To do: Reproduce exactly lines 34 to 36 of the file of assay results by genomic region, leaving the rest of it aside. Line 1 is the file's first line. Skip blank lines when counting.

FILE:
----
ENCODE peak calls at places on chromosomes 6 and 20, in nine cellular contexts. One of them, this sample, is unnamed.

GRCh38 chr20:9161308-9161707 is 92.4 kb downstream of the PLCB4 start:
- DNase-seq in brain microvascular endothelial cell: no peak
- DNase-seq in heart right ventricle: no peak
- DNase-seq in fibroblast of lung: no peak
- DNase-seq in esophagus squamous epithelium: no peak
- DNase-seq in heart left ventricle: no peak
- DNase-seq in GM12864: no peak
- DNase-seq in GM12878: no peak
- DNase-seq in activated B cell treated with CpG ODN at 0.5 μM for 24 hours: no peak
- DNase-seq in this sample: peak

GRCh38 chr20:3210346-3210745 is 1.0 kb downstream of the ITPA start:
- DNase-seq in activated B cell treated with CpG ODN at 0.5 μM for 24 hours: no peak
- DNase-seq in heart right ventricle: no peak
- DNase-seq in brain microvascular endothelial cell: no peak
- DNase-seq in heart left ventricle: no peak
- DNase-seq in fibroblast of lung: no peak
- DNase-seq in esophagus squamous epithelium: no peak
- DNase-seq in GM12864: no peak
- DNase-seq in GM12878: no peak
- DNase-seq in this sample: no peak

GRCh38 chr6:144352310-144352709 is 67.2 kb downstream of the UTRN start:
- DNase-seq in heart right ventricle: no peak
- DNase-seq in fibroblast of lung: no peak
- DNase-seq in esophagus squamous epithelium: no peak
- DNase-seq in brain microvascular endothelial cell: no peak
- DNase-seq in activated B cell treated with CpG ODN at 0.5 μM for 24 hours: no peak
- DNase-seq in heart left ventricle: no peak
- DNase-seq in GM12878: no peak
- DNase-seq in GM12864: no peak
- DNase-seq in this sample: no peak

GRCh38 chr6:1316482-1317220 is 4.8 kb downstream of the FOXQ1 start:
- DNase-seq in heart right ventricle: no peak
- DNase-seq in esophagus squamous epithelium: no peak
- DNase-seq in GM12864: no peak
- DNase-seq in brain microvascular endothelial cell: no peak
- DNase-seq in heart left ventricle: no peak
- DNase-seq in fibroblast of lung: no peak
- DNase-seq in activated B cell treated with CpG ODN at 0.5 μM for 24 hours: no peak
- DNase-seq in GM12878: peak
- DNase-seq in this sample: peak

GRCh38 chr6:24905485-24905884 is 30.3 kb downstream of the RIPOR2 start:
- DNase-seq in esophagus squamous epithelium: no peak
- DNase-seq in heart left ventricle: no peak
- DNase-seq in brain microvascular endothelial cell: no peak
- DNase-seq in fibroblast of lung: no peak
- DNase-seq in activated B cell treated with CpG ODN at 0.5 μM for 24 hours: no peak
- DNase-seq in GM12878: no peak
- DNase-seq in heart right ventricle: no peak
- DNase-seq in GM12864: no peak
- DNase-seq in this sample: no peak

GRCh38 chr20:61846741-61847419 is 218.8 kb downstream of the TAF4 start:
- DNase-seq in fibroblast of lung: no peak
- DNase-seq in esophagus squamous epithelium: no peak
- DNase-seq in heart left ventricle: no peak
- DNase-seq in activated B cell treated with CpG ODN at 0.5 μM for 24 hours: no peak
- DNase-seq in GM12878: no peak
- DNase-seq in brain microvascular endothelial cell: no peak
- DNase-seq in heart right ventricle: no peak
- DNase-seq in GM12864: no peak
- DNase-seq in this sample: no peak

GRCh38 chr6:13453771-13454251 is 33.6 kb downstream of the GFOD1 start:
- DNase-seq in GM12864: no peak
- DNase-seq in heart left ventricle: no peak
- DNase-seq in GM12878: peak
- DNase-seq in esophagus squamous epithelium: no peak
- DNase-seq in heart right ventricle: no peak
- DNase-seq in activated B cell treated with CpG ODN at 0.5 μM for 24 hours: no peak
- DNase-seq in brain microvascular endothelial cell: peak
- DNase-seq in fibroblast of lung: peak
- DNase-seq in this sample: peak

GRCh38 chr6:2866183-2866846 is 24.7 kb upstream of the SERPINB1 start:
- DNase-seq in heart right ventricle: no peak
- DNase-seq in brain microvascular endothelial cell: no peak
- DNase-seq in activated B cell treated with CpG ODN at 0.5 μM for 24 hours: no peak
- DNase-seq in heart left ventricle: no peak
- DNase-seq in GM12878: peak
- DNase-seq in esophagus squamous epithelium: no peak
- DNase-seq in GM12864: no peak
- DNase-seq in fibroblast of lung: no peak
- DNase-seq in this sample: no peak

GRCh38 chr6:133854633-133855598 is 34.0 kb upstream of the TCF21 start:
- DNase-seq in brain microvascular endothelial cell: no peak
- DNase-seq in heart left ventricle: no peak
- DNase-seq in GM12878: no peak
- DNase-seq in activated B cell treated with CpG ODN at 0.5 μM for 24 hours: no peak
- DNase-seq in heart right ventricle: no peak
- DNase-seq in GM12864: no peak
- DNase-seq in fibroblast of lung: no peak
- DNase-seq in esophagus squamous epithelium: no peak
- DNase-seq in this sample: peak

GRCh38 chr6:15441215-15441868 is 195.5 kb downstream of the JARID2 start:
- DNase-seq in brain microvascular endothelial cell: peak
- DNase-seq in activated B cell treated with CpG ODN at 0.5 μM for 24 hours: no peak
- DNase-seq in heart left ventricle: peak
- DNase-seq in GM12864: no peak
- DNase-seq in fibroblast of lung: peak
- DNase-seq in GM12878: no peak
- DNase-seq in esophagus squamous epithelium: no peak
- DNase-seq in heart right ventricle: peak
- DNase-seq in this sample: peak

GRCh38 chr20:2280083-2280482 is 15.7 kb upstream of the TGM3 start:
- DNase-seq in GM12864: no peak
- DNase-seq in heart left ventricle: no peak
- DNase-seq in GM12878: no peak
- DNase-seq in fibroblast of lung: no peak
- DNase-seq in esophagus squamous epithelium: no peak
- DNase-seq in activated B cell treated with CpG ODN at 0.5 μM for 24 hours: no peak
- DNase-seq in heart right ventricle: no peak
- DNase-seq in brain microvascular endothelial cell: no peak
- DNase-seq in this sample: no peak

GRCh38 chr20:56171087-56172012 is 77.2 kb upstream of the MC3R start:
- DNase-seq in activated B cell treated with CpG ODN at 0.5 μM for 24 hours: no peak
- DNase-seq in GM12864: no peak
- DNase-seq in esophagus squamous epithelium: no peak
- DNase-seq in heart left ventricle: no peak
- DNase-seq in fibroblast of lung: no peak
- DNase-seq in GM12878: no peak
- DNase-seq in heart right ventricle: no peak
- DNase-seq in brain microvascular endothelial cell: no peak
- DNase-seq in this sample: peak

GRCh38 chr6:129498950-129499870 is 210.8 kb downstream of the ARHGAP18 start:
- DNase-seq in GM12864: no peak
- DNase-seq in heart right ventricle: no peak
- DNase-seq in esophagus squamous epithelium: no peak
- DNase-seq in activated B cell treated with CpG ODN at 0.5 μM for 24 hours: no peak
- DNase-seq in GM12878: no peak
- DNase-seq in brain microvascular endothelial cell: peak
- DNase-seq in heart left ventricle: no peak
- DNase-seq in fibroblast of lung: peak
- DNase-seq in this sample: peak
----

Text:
- DNase-seq in esophagus squamous epithelium: no peak
- DNase-seq in GM12864: no peak
- DNase-seq in brain microvascular endothelial cell: no peak